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Stanford Business School Honors GlaxoSmithKline CEO Jean-Pierre Garnier for Global Business Leadership

March 2005

J.P. Garnier accepts alumni award from Dean Joss

LONDON—Nearly 200 guests honored Jean-Pierre Garnier, CEO of GlaxoSmithKline, at a gala dinner Thursday evening as he received the Global Business Leadership Award from the Stanford Business School Alumni Association. He is pictured here on the left, receiving the award from Dean Robert L. Joss.

The award dinner kicked off the two-day 2005 Stanford International Alumni Conference in London March 10-12 hosted by California-based Stanford University and the Stanford Graduate School of Business. The conference includes an address by Stanford University President John Hennessy and sessions led by Stanford Business School faculty on issues ranging from geopolitics to managing "corporate bullies" who abuse power within organizations.

Business School Dean Robert L. Joss presented the Global Business Leadership Award to Garnier during the dinner at a London hotel. "We are very proud of the achievements of our international alumni who are making a real difference in the world," said Joss. "I am especially pleased to recognize the leadership of Jean-Pierre Garnier. He has shown exceptional ability in guiding his company through significant and lasting changes that will influence the availability of important drugs both in major markets and the developing world."

At 57, Garnier has been at the center of a rapidly changing global pharmaceuticals industry for more than 30 years. A native of France, he earned a PhD in pharmacology and an MS in pharmaceutical science from the University of Louis Pasteur in France. As a Fulbright Scholar, he earned an MBA at Stanford Business School in 1974. He joined Schering-Plough as a marketing vice president, rising to president of the company's U.S. business. During his 15 years there, he held various management positions, including general manager of several overseas subsidiaries. He joined SmithKline Beecham in 1990 as president of its pharmaceutical business in North America. He became chief operating officer in 1995 and chief executive officer in 2000.

Within months, Garnier was managing the merger of SmithKline Beecham and Glaxo Wellcome, eventually becoming CEO of London-based GlaxoSmithKline.

He is credited with restructuring and streamlining the research & development operations of the enormous new company while managing the company through some large patent expirations.

He also has demonstrated enormous leadership by supporting GlaxoSmithKline's focus on diseases of the developing world. "Jean-Pierre has been passionate and creative in his drive to make essential drugs accessible to the developing world," said Joss.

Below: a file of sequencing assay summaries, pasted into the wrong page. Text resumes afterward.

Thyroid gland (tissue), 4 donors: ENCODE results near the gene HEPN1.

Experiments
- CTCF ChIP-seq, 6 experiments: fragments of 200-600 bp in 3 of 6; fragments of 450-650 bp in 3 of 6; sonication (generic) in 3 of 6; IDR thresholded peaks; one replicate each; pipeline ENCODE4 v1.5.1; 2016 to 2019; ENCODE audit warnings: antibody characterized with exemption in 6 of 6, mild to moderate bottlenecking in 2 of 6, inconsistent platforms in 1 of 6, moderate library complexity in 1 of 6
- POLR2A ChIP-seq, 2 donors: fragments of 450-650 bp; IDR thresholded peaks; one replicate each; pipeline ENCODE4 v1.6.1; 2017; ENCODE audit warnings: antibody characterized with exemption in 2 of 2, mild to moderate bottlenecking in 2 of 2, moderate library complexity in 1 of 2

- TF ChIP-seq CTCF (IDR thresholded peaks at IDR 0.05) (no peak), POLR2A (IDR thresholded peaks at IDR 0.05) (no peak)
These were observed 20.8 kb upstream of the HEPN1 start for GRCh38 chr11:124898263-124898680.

Garnier has championed the search for treatments for three important diseases that have been identified by the World Health Organization (WHO): HIV, tuberculosis, and malaria. He has pioneered new avenues of drug design to break the mold of traditional pharmaceutical drug development, which typically aims to produce new drugs that can reap sufficiently large returns in developed countries to cover the high cost of research. Working with the Gates Foundation, Medicine for Malaria Venture, and the Global Alliance for Vaccines Initiative, among others, Garnier has created new partnerships to develop fundraising, research, and clinical trials, and to spread risk.

For example, the company has committed $1 billion over 20 years to eliminate lymphatic filariasis, a parasitic disease that is transmitted by mosquitoes and affects 120 million people in 80 developing countries. By working with 30 partners, including nonprofits, foundations and WHO, the company hopes to eradicate the disease with its drug, albendazole, for which there is little demand in developed countries.

Garnier is the recipient of several prestigious awards. In 1997, President Chirac of France awarded him for the Chevalier de la Légion d'Honneur, bestowed for civilian or military accomplishments since 1802. The Cancer Research Institute honored him with the Oliver R. Grace Award for Distinguished Service in Advancing Cancer Research. In 2001, he was named one of 50 "Stars of Europe" by BusinessWeek magazine and presented with the Marco Polo Award for GlaxoSmithKline's commitment to China. In 2002, he received the Humanitarian Award from the Sabin Vaccine Institute. In March 2002, he was honored with the Fulbright Association's Lifetime Achievement Medal.